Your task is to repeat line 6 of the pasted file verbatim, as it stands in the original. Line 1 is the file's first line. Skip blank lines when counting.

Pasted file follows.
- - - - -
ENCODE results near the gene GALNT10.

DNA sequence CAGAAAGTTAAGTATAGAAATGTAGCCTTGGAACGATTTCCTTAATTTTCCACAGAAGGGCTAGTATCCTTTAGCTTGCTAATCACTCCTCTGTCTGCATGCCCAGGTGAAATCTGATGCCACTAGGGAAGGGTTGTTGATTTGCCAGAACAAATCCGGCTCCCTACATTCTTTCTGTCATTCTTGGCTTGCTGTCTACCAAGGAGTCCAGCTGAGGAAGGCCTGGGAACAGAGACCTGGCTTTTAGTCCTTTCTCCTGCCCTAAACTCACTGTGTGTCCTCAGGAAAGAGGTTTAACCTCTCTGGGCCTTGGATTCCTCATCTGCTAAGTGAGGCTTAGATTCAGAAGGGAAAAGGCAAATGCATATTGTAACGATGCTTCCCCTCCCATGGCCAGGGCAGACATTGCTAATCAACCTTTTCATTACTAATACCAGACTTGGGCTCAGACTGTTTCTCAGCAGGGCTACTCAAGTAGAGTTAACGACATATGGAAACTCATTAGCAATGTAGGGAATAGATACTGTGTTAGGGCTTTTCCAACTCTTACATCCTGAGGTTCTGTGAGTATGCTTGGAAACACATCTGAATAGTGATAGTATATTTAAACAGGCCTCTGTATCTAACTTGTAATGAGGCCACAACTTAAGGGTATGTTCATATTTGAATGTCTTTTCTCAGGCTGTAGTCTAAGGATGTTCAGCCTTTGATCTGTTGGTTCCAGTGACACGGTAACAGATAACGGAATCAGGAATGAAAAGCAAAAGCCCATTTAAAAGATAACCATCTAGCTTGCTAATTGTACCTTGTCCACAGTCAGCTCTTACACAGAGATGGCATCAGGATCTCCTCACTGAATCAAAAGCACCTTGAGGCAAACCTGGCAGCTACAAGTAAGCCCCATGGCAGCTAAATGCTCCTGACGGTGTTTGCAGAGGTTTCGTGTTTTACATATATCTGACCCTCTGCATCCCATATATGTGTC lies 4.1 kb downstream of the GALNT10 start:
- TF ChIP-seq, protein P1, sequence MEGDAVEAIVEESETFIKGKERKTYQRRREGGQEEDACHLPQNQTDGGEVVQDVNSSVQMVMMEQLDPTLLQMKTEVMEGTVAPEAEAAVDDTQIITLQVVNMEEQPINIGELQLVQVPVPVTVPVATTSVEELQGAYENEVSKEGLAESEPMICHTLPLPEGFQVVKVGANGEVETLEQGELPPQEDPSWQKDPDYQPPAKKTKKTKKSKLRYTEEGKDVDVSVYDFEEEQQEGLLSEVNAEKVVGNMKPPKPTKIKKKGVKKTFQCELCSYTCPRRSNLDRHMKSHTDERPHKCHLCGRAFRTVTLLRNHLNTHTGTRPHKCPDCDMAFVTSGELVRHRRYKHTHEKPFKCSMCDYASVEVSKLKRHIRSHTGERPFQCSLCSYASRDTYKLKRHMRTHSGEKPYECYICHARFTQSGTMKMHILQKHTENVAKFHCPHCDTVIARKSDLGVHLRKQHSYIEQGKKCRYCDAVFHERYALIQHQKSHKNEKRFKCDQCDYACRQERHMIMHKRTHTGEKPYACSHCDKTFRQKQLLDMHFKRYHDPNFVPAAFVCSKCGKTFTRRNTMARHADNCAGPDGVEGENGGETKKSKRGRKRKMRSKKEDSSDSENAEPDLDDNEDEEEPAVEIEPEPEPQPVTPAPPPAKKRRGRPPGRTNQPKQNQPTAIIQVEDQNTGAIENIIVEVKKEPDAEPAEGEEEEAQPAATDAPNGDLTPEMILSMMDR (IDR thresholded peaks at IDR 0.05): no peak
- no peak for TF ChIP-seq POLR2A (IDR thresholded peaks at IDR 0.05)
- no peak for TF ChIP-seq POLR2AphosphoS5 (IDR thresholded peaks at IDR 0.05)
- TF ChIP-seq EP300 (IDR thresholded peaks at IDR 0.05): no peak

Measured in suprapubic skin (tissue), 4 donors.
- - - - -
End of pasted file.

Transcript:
- TF ChIP-seq EP300 (IDR thresholded peaks at IDR 0.05): no peak